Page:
Gary Frank is one of DC’s best artists. with his detailed figure work and use of the nine-panel grid being a major factor behind this series’ appeal.  The coloring work from Anderson continues to impress as it conveys so much story and perfectly compliments the story’s themes.  This is primarily shown in the mob scene towards the issue’s climax.

Rating: 5/5

Justice League: No Justice #4 Review

This mini-series has been polarising for me as a reader because on the one hand I enjoy the cosmic scope that the writers bring to the comic, but at the same time it all feels so rushed.  The first issue was largely exposition, so the creators essentially have to wrap up this epic story-line in three issues.  The Green Lantern Corps who appear on the first page of issue one finally returns, and it’s entirely underwhelming.  Even the Titans that serve as the main antagonists are swiftly defeated by the heroes and though this is due to the length of the series, it diminishes the threat they pose over-all.  Speaking of rushed, Manapul’s art this issue is nowhere near the quality that was shown in the first chapter of this series.  The colouring is flat and lifeless, while the double page spreads lack the flare and artistry that was shown in issue one.

The scope and the clever dialogue are the only factors that redeem this issue.  Every character interaction is enjoyable and the team dynamics make this an engaging read.  The series also gives each character and distinct voice, and the hero/villain pairing the story offers continues to entertain.  Grant Morrison envisioned the Justice League as battling the biggest threats possible, dealing with situation only a pantheon of gods could handle.  No Justice brings this concept back to the franchise and it just feels right.

Rating: 3/5

 

Harbinger Wars 2 #1 Review

Valiant is responsible for some of the best superhero books to be published in the late six years, and one thing they do extremely well – something that other publishers struggle with – is the cross-over event.  Following an excellent prelude comic, Harbinger Wars 2 #1 establishes where the various characters fall in regards to their allegiances and feels like an extension of everything that has occurred in each character’s solo series.  The heroes all have their own motivation on the side they have chosen, and none come off as the villain – a problem that has plagued many a Marvel cross-over.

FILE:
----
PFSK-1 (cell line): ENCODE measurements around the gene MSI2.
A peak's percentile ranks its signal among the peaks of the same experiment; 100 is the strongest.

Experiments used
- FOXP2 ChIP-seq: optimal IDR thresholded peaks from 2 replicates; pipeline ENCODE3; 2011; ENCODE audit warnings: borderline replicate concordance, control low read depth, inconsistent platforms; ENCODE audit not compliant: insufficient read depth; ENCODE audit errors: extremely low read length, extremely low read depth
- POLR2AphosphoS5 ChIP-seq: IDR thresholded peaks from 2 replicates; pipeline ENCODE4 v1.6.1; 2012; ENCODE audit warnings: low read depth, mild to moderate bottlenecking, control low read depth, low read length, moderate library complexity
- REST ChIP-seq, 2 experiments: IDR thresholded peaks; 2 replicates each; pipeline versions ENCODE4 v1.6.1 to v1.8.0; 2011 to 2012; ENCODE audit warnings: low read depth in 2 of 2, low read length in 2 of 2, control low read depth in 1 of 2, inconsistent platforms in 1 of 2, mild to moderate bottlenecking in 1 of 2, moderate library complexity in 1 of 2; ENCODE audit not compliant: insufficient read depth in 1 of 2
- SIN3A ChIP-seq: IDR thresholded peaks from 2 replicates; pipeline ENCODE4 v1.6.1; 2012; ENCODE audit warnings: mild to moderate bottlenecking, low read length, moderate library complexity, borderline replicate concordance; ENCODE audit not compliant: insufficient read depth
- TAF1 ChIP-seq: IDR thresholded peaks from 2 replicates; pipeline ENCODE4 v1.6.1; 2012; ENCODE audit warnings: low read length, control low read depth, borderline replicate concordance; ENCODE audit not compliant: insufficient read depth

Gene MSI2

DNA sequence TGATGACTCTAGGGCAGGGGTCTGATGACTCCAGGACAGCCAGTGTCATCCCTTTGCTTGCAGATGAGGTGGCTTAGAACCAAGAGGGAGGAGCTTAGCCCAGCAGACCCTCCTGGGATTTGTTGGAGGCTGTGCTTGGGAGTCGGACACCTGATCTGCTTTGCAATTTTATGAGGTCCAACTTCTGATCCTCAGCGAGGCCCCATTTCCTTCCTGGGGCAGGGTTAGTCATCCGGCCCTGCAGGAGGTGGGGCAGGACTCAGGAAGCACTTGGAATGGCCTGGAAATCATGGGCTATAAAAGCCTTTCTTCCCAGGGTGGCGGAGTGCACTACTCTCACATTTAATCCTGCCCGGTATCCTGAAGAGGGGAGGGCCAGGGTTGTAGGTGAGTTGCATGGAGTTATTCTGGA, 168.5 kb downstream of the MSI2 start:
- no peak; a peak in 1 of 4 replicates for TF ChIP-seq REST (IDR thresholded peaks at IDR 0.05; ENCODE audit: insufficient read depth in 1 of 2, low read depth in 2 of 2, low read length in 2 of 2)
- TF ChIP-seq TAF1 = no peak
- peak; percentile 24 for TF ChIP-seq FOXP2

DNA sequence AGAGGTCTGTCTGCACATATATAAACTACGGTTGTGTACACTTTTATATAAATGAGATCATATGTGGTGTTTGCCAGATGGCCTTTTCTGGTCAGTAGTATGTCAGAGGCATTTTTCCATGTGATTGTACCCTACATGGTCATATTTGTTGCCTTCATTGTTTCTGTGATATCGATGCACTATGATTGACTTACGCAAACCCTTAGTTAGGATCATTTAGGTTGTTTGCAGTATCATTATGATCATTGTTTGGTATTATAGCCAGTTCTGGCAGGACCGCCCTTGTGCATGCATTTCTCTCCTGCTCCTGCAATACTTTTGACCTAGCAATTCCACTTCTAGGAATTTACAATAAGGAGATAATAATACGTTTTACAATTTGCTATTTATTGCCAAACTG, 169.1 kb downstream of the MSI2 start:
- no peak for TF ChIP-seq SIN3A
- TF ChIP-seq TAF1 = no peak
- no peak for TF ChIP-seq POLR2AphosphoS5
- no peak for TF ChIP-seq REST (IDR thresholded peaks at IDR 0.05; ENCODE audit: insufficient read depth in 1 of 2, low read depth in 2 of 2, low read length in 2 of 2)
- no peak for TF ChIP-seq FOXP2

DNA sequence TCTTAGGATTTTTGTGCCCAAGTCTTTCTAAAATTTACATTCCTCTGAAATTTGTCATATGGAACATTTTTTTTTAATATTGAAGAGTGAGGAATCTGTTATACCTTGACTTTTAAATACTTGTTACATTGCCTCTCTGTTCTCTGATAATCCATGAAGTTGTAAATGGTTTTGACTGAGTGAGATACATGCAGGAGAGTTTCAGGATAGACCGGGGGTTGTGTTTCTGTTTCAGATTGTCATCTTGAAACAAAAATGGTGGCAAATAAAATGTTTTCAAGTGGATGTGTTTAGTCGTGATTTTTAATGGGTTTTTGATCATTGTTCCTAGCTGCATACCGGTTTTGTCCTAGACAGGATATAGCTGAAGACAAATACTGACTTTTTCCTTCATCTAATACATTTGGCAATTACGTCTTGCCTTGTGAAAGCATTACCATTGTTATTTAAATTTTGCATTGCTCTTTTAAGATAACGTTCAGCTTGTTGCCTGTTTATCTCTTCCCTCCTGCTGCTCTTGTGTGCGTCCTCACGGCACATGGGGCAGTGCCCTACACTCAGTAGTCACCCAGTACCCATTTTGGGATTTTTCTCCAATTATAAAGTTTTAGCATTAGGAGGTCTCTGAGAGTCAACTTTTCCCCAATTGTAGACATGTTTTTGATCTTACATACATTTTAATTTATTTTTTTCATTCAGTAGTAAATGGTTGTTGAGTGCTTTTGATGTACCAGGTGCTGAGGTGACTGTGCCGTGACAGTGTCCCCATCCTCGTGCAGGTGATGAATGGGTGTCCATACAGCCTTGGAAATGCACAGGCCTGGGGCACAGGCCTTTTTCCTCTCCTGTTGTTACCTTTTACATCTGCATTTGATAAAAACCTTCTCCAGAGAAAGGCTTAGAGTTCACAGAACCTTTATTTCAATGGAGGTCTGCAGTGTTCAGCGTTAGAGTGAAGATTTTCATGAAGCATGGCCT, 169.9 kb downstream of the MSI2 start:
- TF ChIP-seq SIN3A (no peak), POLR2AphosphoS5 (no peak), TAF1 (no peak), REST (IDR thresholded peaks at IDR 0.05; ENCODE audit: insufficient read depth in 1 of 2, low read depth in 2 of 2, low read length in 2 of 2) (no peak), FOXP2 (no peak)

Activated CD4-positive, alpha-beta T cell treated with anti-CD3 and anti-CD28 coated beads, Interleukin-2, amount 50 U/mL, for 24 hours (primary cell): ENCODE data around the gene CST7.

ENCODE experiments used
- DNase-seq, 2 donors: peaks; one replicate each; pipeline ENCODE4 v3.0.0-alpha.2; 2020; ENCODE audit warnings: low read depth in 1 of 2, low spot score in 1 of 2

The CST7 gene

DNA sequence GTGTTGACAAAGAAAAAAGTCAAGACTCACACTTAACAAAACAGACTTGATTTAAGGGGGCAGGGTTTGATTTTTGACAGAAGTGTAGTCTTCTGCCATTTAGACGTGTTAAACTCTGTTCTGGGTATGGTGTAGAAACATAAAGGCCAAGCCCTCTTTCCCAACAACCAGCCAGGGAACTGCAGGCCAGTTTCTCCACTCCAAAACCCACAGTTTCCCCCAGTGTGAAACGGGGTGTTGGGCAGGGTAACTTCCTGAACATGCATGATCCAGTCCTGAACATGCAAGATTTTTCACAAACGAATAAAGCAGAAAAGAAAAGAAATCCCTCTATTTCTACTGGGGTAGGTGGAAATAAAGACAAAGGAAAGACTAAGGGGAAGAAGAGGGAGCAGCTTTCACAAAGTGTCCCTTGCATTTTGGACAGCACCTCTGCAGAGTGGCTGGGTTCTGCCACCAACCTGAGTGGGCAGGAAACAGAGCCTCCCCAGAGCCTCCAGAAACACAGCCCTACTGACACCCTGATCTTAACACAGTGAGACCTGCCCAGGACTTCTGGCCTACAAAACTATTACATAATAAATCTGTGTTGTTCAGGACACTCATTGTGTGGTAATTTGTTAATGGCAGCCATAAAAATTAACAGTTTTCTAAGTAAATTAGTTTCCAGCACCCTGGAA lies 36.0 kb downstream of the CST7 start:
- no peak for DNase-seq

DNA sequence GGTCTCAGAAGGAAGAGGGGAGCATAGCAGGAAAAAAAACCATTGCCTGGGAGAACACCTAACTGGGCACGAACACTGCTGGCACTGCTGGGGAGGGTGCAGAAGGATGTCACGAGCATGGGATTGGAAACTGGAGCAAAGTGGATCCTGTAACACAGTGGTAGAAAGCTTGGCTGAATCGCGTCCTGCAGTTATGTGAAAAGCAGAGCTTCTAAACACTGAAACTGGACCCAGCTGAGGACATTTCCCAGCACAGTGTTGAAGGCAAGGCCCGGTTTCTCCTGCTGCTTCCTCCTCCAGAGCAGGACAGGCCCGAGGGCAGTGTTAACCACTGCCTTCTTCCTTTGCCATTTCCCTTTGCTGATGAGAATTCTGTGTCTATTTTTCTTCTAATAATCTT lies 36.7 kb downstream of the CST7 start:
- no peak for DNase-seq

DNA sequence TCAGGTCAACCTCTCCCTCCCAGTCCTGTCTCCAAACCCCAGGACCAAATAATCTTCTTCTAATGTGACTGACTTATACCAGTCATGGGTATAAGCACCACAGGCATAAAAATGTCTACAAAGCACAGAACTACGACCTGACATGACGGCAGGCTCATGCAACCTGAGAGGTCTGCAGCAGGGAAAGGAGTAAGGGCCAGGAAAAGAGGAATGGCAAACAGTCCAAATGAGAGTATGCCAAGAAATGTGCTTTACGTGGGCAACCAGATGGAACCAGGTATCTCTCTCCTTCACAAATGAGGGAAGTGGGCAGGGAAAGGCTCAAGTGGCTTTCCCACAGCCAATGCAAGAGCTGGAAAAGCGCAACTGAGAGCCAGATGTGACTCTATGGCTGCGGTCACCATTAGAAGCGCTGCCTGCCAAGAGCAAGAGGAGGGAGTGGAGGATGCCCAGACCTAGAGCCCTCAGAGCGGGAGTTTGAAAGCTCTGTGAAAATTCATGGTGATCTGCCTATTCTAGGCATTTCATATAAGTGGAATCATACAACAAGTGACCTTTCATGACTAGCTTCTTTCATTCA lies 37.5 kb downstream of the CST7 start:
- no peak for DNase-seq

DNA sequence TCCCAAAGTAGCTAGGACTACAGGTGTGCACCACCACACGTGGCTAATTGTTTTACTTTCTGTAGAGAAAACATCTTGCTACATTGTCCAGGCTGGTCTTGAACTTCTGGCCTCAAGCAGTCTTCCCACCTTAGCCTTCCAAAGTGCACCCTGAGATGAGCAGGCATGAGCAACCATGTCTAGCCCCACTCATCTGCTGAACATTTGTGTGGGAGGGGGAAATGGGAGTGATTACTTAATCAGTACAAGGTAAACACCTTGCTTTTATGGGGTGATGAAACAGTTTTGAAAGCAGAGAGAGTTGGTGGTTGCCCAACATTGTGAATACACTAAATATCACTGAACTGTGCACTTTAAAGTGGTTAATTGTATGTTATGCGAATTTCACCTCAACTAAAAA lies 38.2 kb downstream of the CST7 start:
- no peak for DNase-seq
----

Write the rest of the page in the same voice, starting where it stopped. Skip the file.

There is also some interesting sub-text to Livewire’s conversation with Ninjak about Bloodshot’s inclusion in her team.  It seems as if Bloodshot isn’t entirely in control of himself when he appears in this book, as if there’s some manipulation occurring.  An interesting narrative thread  to be explore din further issues of the event series.  The artwork is detailed and expressive, the colors are muted which fit the tone of the story.  Giorello’s panel design is good, with each page feeling unique as the artist eschews the sue of  grid.

Rating: 5/5

 

Recommended Reading:

Lazarus #28

The second part of the Jonah centric story that also brings Lazarus’ regular release schedule to a close is one of this week’s best comics.  It’s an engaging read that explores the horror of how ordinary people’s lives can be drastically altered based on the needs of those who rule them.  A deeply moving comic with beautiful art from collaborator Michael Lark.

Royal City #11

The beginning of the series last story arc, Lemire begins to weave together the events of the previous two storylines in an issue filled with depth and emotion.  Lemire’s script makes each character come to life as they deal with the problems plaguing their lives, and his art tells the tale in a cinematic style.  Lemire has many skills, and one of them is making a ‘talking heads’ sequence look visually stunning.

Kill or be Killed #19

The penultimate chapter in Brubaker and Phillips latest crime saga brings the series full circle as it begins to tie up the series’ various story threads.  It’s an action filled thriller that sets up the series for a tragic, yet appropriate ending.  All this is rendered in a noir-ish art style that proves Phillips is the perfect collaborator for Brubaker.

Star Wars: Lando Double or Nothing #1

A surprising delight, one that invokes the best parts of Solo: A Star Wars Story, Double or Nothing is a great Star Wars comic.  Though the story is nothing remarkable, good art and great character work make this a comic worth reading.  Lando and L3-37 have a great dynamic in the film, something that Double or Nothing capture perfectly.

 

What did you think of this week’s comic-books? Leave a comment and let us know.  For more great content, keep your eyes on Talkies Network.